The Endangered Wildlife Trust (EWT) was truly devastated to hear of the fires that have wreaked havoc on huge areas of the Garden Route, and particularly Knysna. The loss of life, property and habitat is tragic, and our thoughts are with all those affected, as well as those who are working to stabilise the situation.
The extreme nature of these fires and the extent of the damage was in no small way exacerbated by the extensive and uncontrolled spread of alien plant species such as pine and wattle trees. The threat posed by alien invasive plants in the area was identified many years ago. An article written by Richard Cowling, Brian van Wilgen, Tineke Kraaij, and Jonathan Britton, titled How no-man’s-land is now everyone’s problem, and published in the September 2009 edition of Veld&Flora, was almost prophetic in the concerns it raised regarding the potential for abnormally intense fires to ravage the area, due to the replacement of indigenous fynbos with alien plant species such as pine trees. The authors developed various scenarios for the Garden Route and, based on the existence of uncontrolled alien spread, and periods of lower rainfall, they predicted that “… fires would rage with abnormal intensity, seriously threatening homes, crops, plantations and people. The high-intensity fires would damage the soil, resulting in erosion and silting up of dams, further exacerbating water problems.”
The intense fires fuelled by alien vegetation also have a far more damaging impact on the soil than typical fynbos fires would have, resulting in extreme erosion. This eroded soil and other debris now threatens to end up in the area’s water sources, with a potentially devastating effect on water quality and the ecosystems in those rivers and estuaries. This brings home the importance of investment in ecosystem services, alien vegetation removal and catchment rehabilitation. The National Department of Environmental Affairs Natural Resource Management Programme, as well as provincial agencies, such as CapeNature, need to continue and ramp up the valuable work they do on this front to get a handle on the invasions that threaten, not just our water resources but lives and habitats too. Civil society needs to get behind these agencies and work together to make sure this scale of disaster does not happen again.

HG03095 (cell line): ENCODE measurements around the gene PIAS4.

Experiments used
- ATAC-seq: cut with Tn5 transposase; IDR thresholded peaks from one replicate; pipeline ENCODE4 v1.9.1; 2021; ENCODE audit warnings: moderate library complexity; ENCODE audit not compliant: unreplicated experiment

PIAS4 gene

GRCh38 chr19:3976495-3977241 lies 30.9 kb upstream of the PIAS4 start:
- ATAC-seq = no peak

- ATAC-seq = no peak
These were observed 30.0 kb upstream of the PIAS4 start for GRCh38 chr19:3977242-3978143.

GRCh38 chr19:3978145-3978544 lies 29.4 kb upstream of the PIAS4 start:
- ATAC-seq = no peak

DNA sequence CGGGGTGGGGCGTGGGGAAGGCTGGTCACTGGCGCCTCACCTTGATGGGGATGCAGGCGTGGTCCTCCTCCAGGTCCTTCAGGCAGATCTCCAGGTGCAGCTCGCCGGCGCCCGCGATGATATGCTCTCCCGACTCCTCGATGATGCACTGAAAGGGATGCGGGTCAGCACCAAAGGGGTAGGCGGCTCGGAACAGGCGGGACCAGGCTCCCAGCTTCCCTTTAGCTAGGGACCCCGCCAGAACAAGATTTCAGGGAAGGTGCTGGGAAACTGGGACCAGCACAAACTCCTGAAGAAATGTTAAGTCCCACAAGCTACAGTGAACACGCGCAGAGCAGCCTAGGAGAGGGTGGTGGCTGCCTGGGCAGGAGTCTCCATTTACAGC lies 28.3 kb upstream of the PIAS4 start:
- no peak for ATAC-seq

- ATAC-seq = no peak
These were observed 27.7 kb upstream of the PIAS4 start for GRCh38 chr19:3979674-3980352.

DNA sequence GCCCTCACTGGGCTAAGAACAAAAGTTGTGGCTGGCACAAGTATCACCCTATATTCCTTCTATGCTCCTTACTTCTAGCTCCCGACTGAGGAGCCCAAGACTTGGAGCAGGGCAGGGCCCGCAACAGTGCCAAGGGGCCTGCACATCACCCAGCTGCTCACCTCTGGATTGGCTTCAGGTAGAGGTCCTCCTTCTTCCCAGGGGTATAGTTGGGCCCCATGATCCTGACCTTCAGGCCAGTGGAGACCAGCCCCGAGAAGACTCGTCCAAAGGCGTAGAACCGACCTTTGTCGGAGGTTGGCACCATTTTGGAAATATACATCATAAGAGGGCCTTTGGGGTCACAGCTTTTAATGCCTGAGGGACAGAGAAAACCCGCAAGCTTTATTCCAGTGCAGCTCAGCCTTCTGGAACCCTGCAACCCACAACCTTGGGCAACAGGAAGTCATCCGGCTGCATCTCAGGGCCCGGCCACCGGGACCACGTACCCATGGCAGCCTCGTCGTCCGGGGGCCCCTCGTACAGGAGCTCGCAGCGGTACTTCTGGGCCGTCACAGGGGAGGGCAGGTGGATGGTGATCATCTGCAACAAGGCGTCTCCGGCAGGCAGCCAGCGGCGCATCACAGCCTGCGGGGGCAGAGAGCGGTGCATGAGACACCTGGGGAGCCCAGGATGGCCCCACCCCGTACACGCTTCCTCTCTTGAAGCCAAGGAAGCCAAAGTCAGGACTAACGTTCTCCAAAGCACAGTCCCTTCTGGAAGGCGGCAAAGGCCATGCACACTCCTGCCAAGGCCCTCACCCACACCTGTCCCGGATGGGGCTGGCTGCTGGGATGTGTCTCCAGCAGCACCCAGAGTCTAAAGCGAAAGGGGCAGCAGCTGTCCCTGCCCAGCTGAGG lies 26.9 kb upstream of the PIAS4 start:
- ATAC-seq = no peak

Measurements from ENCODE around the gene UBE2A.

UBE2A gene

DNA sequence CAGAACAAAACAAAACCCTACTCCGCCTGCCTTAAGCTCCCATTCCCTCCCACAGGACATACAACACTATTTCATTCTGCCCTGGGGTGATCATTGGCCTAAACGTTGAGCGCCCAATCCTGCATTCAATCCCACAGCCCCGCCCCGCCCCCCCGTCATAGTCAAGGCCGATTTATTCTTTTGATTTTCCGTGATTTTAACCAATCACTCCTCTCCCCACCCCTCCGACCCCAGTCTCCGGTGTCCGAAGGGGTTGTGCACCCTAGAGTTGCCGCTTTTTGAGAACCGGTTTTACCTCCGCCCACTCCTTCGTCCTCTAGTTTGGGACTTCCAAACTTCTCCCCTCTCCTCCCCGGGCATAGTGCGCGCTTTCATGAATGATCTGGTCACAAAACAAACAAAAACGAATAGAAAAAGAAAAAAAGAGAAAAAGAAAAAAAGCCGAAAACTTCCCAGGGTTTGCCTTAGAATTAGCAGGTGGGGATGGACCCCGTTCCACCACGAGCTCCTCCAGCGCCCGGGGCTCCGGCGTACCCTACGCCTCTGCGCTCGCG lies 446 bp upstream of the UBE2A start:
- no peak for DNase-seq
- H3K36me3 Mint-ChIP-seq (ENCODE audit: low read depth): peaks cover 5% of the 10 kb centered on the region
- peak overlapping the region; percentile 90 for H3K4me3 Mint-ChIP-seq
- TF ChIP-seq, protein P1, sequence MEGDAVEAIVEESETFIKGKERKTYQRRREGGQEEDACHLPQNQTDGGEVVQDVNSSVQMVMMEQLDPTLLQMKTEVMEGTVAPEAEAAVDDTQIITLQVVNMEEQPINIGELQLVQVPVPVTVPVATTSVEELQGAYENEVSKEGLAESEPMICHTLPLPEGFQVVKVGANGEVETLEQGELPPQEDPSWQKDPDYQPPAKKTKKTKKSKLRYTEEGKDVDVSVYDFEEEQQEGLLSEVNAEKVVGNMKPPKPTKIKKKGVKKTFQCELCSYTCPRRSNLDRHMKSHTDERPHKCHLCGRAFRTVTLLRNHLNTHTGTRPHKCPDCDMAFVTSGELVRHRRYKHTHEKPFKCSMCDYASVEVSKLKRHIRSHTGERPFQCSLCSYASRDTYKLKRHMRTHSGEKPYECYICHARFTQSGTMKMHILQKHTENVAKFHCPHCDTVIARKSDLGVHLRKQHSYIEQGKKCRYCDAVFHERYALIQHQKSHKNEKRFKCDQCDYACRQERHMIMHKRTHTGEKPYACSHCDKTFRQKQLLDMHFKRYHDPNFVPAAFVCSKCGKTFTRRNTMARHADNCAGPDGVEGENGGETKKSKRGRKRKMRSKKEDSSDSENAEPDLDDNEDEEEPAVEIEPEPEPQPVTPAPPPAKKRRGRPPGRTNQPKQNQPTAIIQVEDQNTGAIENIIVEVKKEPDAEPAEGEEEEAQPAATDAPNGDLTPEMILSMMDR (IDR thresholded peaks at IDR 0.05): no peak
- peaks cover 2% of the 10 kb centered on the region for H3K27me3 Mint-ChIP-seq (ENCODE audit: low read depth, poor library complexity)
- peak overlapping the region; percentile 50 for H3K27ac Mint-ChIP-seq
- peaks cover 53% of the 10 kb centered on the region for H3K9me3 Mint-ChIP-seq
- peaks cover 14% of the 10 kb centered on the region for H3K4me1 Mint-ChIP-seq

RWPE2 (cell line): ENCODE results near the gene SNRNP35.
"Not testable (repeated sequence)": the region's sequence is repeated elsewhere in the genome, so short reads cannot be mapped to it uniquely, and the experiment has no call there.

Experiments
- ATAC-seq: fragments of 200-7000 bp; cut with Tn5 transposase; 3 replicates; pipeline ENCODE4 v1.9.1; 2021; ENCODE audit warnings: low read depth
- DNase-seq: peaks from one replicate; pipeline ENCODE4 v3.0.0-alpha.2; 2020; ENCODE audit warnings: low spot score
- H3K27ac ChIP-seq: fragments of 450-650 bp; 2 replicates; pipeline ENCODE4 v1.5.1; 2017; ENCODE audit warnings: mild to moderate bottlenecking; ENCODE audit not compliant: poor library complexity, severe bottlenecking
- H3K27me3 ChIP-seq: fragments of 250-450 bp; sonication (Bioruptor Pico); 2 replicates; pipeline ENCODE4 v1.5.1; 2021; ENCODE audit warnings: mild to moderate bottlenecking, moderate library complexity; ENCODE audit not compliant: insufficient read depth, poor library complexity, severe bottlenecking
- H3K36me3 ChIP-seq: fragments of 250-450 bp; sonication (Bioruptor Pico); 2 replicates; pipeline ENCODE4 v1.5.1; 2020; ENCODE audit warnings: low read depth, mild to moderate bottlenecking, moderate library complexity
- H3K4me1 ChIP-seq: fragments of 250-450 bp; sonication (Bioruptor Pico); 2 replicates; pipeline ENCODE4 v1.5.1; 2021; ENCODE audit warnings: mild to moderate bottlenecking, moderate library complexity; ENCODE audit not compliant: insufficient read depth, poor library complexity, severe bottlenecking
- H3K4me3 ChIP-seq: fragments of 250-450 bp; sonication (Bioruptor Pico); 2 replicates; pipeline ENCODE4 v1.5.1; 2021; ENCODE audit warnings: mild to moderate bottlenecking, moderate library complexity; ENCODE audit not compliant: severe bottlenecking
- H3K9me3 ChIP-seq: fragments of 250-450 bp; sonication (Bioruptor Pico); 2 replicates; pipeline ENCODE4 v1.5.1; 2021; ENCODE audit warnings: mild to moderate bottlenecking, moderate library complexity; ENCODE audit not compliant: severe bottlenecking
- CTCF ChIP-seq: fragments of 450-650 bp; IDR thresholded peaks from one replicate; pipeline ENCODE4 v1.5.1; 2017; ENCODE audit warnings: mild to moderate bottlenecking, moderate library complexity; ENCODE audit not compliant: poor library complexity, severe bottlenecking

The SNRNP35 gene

The EWT has previously been involved with developing the Knysna estuary management plan some ten years ago and had started discussions with the members of the Knysna Basin Project and the Estuary Management Forum in May this year around re-engaging to provide implementation support for aspects of the estuary management plan. In a few short weeks, everything has now changed and we are re-assessing how we can work with the Forum and the local communities to support both short-term protection of the estuary from siltation and runoff as well as long-term catchment management through restoration and re-indigenisation.
We are working with various partners to document the extent of the damage to the natural environment, particularly as a result of sediment and debris that may now end up in the estuary, and the potential impact on key habitats, such as the Eelgrass, and species, such as the Knysna Seahorse. Our aim is to have a team in the field in the coming week to start supporting local authorities to alleviate some of these impacts through debris clearing and silt trap ecosystem restoration work around the estuary.
The EWT is making an urgent plea for local government, the private sector, members of the public and communities to join hands and ensure that the restoration of the indigenous ground cover, removal of alien vegetation and improved management of the catchment in the Garden Route is urgently prioritised over the short and long term in order to secure the socio-economic development and sustainability of this region and to make sure that this never happens again.
Source to Sea Programme Manager
Tel: +27 87 021 0398
Communication and Brand Manager
Endangered Wildlife Trust
Tel: +27 87 021 0398